All-too-often proposed acquisitions are consummated without determining whether the combination of the two entities would create synergies (be accretive) or create a decrease in overall Earnings Per Share (i.e. dilutive). An accretive-dilutive analysis for a merger or an acquisition is best simplified by asking the following question?
If yes, then the M&A event is accretive and a transaction is positive. An accretion/dilution analysis is key in determining whether an acquisition makes financial sense for the buyer. Stakeholders, and investors in particular, are unlikely to have complete buy-in if an acquisition is found to be dilutive.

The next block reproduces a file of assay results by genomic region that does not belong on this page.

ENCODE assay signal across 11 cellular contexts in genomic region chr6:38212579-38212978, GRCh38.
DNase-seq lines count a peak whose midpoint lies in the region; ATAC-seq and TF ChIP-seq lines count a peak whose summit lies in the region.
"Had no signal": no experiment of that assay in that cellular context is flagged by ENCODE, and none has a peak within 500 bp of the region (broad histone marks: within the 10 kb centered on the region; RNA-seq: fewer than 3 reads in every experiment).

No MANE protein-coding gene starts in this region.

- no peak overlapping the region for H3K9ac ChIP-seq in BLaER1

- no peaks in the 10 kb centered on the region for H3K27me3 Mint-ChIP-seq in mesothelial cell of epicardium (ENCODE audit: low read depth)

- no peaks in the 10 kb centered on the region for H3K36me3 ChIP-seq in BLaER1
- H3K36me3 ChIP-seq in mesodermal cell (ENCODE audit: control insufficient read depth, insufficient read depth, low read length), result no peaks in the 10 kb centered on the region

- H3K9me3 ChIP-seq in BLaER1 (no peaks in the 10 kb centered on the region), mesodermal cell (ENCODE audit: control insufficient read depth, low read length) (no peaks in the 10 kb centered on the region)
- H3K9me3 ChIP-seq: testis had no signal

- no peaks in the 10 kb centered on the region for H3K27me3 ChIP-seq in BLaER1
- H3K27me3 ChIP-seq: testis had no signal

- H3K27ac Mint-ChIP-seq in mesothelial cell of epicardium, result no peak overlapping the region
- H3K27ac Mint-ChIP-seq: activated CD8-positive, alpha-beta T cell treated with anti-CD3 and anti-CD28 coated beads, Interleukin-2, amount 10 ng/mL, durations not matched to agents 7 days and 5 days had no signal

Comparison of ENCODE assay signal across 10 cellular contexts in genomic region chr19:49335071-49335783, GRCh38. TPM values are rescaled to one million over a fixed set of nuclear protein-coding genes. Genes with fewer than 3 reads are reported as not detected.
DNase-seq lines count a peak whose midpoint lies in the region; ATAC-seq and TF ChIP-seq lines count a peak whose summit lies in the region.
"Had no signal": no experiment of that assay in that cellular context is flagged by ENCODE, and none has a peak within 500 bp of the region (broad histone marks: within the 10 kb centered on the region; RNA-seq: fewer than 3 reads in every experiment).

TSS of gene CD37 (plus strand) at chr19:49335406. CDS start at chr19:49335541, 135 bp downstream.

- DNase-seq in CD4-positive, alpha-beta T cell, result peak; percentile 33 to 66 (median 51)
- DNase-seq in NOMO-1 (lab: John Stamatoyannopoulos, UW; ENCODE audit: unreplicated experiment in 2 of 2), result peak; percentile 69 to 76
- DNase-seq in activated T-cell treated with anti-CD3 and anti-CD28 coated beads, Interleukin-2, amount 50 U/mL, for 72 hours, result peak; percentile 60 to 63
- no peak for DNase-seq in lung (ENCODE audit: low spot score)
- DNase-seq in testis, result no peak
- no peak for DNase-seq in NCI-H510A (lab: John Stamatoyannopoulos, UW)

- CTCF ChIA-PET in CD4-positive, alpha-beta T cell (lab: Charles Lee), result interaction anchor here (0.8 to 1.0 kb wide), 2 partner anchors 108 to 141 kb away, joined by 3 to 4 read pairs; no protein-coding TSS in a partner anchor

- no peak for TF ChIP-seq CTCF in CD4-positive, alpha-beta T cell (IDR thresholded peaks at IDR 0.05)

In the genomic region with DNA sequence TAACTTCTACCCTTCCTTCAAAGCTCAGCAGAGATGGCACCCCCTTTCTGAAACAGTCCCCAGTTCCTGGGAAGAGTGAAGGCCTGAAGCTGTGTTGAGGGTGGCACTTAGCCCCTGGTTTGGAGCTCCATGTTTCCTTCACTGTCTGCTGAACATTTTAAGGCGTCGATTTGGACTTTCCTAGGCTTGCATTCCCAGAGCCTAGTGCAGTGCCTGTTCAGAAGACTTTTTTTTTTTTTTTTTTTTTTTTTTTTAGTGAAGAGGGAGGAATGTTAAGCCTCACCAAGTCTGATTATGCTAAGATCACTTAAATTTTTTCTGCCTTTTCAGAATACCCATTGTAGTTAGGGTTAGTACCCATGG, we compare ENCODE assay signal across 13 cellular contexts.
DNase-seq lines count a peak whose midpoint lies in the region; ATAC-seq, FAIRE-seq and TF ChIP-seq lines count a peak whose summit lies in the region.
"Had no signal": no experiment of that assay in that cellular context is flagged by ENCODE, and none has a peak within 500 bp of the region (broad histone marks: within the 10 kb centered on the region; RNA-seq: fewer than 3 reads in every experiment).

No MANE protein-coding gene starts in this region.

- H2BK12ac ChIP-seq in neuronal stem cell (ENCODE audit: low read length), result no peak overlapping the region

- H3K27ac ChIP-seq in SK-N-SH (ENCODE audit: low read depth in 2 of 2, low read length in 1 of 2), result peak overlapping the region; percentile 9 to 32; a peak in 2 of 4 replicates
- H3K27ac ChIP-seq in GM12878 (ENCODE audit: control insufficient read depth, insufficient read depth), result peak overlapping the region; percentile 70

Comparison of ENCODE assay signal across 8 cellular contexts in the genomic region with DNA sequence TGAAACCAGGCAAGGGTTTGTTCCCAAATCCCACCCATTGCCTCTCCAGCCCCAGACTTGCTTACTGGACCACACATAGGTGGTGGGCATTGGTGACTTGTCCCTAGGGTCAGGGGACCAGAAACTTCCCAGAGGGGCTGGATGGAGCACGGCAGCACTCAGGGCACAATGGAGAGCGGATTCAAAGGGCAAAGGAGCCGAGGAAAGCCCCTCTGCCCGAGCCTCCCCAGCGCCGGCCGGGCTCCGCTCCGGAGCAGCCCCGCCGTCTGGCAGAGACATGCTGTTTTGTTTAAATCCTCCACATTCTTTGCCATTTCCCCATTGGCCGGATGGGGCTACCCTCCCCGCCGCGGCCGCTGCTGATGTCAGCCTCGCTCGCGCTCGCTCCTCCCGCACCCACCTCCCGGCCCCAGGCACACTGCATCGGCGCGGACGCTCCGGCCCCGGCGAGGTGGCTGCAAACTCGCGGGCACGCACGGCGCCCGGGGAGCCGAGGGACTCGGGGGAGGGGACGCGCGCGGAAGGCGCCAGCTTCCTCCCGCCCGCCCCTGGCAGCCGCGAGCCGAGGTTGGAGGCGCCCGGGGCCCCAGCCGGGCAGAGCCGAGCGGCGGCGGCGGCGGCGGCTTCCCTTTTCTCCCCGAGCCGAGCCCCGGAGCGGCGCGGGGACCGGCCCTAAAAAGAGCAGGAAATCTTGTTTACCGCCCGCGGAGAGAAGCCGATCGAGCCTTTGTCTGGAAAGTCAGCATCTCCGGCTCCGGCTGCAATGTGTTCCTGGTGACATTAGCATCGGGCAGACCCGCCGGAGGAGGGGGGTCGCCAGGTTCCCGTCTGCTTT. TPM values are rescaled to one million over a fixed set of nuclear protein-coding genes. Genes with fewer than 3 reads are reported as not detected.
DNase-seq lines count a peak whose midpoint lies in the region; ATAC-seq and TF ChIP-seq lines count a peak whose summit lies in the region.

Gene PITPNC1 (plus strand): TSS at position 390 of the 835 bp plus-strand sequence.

When analyzing a proposed transaction for its potential for accretion and/or dilution, the following simple steps are helpful:
Historical financials can help here, but there will be some guessing when it comes to estimating future income. One of the best ways to do this is to:
If the deal is all cash, the share total stays the same as no new shares will be issued. If the deal is part cash and part stock, the newly issued stock will need to be added to the shares outstanding for purposes of calculating the total number of shares.
Simply divide the net income estimate calculated in (a) above by the total number of shares calculated in (b). Put simply:
Pro-forma EPS = Pro-forma Net Income / Total Number of Outstanding Shares
This is done in the same manner without including any additional shares or boosts in net income.
Simply put, if the pro-forma EPS is higher, the transaction is accretive by the delta. If the EPS is lower, then the transaction is dilutive, again by the delta between the two.
This is an oversimplification of a process that often requires the coverage of multiple years of pro-forma calculations.